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A Micro View of Design Reasoning: Two-Way Shifts Between Embodiment and Rationale

  • Gabriela Goldschmidt
Chapter
Part of the Human–Computer Interaction Series book series (HCIS, volume 20)

Abstract

This chapter is based on the assumption that because designing (of tangible artifacts) is aimed at specifying configurations and properties of entities, designers must manipulate forms and shapes and they must resort to visual reasoning to do so. Visual reasoning in designing is seen as the interplay between two modes of reasoning: embodiment and rationale, such that the one supports and continues the other in order to arrive at a result that is novel and valid in terms of all the requirements it is to satisfy. We use protocol analysis to explore the bond between embodiment and rationale reasoning modes at two levels of cognitive operation – that of the design move and that of the argument that is its building block. We conclude that the two modes of reasoning are equi-present in designing; they describe a binary system characterized by high-frequency shifts between embodiment and rationale.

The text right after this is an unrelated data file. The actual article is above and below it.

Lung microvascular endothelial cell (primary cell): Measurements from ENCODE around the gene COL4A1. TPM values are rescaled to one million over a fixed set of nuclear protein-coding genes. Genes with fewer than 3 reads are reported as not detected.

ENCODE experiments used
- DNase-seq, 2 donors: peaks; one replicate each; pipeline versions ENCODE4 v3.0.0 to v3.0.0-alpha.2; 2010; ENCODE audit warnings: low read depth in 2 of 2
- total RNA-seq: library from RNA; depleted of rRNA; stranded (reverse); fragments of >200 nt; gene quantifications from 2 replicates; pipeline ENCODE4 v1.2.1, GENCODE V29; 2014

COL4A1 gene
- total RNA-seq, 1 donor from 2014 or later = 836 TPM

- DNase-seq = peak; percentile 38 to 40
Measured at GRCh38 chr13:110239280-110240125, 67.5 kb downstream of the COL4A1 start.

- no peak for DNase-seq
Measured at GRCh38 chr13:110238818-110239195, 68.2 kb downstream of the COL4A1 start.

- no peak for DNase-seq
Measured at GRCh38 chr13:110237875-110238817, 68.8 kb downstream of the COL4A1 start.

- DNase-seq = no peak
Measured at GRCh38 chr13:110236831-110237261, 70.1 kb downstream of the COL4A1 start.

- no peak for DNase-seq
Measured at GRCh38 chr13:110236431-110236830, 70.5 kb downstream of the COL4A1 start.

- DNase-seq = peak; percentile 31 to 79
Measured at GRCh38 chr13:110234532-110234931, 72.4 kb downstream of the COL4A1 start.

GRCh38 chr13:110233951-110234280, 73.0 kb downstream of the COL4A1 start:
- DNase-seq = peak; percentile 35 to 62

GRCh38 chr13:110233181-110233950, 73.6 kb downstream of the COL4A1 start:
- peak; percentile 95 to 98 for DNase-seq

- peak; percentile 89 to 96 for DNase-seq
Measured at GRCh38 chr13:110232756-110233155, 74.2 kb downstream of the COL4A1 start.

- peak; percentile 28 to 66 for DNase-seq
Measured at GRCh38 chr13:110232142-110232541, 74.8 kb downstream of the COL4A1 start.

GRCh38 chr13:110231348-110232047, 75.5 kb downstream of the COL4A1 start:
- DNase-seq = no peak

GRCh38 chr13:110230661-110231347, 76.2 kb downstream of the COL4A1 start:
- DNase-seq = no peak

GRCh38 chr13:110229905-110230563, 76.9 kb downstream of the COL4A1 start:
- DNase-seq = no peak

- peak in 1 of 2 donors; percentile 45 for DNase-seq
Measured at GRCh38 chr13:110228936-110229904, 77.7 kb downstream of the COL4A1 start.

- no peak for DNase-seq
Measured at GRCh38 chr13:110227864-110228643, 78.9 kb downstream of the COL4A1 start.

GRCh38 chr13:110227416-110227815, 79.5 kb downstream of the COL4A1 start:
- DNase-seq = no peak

Keywords

Design argument Design move Embodiment Rationale Shift Visual reasoning 

Notes

Acknowledgements

The research for this chapter was supported by a grant from the fund for the promotion of research at the Technion, hereby gratefully acknowledged. A preliminary version of this work was published under the title “Is a figure-concept binary argumentation patterns inherent in visual design reasoning?” in the proceedings of International Conference on Visual and Spatial Reasoning in Design: Computational and Cognitive Approaches, Bellagio, 177–205, 2001.

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Copyright information

© Springer-Verlag London 2013

Authors and Affiliations

  1. 1.Faculty of Architecture and Town PlanningTechnion – Israel Institute of TechnologyHaifaIsrael

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